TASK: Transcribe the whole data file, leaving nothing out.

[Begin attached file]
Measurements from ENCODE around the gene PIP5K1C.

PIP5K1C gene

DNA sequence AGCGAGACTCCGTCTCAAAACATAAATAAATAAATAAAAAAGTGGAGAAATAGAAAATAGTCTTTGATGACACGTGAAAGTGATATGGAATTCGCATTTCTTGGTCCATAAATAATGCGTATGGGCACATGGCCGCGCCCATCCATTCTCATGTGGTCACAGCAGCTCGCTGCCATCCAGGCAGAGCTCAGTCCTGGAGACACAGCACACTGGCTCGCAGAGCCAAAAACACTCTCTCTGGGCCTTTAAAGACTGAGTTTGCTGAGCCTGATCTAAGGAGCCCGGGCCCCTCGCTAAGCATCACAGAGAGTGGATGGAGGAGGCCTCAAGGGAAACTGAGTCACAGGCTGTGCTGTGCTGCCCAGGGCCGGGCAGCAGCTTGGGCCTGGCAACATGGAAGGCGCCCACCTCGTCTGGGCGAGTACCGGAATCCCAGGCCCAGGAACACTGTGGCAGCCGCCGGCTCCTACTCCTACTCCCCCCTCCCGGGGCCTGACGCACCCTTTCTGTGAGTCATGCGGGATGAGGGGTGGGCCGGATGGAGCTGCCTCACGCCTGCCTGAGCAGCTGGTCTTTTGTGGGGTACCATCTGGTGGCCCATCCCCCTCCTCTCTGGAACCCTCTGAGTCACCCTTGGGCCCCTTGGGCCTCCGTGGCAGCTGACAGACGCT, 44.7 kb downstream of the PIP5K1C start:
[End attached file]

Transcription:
Measurements from ENCODE around the gene PIP5K1C.

PIP5K1C gene

DNA sequence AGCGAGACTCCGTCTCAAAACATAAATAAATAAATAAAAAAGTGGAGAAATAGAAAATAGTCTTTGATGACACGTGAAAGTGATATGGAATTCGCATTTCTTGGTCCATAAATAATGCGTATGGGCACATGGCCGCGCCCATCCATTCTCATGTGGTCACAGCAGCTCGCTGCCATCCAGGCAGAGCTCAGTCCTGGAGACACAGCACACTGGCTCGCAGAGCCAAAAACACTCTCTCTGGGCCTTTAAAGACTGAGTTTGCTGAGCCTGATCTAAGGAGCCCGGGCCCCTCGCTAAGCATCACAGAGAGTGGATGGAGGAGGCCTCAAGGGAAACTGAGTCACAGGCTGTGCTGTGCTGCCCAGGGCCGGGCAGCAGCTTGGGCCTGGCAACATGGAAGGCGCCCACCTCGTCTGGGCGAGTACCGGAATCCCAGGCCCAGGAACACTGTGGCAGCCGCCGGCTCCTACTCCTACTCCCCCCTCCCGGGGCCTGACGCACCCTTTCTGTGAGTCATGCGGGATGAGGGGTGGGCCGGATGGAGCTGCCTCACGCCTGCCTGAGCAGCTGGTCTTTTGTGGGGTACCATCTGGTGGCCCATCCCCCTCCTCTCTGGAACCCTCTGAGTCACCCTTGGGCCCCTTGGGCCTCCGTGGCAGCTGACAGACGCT, 44.7 kb downstream of the PIP5K1C start: